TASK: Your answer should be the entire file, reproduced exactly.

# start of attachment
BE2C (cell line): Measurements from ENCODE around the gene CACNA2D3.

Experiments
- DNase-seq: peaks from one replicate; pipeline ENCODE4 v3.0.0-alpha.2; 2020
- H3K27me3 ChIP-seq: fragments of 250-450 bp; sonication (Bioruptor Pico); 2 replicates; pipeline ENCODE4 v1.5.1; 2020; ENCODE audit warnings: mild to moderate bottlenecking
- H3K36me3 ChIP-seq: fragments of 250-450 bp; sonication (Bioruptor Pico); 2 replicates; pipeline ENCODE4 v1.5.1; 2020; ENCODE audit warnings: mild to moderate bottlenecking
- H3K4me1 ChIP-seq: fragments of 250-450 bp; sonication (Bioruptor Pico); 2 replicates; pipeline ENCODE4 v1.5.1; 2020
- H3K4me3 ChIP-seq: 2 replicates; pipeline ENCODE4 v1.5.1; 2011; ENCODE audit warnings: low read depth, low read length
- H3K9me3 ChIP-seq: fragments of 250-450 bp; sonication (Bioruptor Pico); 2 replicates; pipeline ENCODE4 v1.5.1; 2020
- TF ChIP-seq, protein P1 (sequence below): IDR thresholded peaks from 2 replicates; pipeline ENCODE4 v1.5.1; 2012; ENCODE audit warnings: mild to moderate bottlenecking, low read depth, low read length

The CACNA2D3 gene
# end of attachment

BE2C (cell line): Measurements from ENCODE around the gene CACNA2D3.

Experiments
- DNase-seq: peaks from one replicate; pipeline ENCODE4 v3.0.0-alpha.2; 2020
- H3K27me3 ChIP-seq: fragments of 250-450 bp; sonication (Bioruptor Pico); 2 replicates; pipeline ENCODE4 v1.5.1; 2020; ENCODE audit warnings: mild to moderate bottlenecking
- H3K36me3 ChIP-seq: fragments of 250-450 bp; sonication (Bioruptor Pico); 2 replicates; pipeline ENCODE4 v1.5.1; 2020; ENCODE audit warnings: mild to moderate bottlenecking
- H3K4me1 ChIP-seq: fragments of 250-450 bp; sonication (Bioruptor Pico); 2 replicates; pipeline ENCODE4 v1.5.1; 2020
- H3K4me3 ChIP-seq: 2 replicates; pipeline ENCODE4 v1.5.1; 2011; ENCODE audit warnings: low read depth, low read length
- H3K9me3 ChIP-seq: fragments of 250-450 bp; sonication (Bioruptor Pico); 2 replicates; pipeline ENCODE4 v1.5.1; 2020
- TF ChIP-seq, protein P1 (sequence below): IDR thresholded peaks from 2 replicates; pipeline ENCODE4 v1.5.1; 2012; ENCODE audit warnings: mild to moderate bottlenecking, low read depth, low read length

The CACNA2D3 gene